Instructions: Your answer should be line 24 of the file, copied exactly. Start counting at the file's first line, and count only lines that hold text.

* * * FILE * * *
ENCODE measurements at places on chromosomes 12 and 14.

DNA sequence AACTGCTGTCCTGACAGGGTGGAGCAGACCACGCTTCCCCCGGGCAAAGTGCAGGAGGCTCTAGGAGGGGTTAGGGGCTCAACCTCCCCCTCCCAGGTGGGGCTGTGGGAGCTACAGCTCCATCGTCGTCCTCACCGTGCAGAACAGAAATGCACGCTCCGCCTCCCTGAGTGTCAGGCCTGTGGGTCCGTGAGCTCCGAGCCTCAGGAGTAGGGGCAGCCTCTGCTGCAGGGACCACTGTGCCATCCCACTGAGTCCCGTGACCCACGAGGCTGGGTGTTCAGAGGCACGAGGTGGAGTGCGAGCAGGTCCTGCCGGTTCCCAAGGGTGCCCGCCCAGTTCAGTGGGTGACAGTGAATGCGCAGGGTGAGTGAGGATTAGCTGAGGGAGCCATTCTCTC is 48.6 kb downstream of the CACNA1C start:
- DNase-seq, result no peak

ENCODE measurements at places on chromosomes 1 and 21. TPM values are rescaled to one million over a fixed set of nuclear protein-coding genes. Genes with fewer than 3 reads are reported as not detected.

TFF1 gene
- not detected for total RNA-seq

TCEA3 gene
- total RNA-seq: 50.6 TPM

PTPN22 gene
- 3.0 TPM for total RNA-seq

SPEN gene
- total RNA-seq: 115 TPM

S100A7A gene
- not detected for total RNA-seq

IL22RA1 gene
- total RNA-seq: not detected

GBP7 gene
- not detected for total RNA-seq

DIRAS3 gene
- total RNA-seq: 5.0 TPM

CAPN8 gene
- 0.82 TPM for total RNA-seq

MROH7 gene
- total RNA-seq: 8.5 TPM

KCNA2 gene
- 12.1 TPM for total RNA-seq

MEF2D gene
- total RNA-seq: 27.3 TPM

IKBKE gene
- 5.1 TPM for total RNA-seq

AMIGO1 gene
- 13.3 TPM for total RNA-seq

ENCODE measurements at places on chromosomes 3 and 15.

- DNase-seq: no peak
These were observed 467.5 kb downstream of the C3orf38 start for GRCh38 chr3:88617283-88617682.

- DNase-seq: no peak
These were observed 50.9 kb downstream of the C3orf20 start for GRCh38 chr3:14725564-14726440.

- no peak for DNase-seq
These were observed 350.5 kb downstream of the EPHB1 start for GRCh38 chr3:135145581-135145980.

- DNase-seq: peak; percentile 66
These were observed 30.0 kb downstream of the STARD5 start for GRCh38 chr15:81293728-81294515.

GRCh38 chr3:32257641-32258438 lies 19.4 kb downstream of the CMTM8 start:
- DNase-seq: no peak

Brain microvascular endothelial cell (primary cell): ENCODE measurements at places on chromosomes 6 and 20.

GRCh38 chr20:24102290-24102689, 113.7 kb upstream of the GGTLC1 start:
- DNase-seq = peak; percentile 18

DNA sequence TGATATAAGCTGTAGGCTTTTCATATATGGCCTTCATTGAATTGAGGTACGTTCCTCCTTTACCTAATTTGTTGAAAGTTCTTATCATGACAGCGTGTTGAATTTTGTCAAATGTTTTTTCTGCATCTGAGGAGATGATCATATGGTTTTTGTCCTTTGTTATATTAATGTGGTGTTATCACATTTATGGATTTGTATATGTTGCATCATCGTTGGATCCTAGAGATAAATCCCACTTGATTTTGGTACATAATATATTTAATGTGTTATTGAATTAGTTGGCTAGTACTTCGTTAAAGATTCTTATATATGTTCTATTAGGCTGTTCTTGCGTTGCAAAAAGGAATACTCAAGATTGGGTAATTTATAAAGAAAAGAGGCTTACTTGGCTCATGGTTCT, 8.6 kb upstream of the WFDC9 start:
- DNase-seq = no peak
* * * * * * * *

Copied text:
- total RNA-seq: 8.5 TPM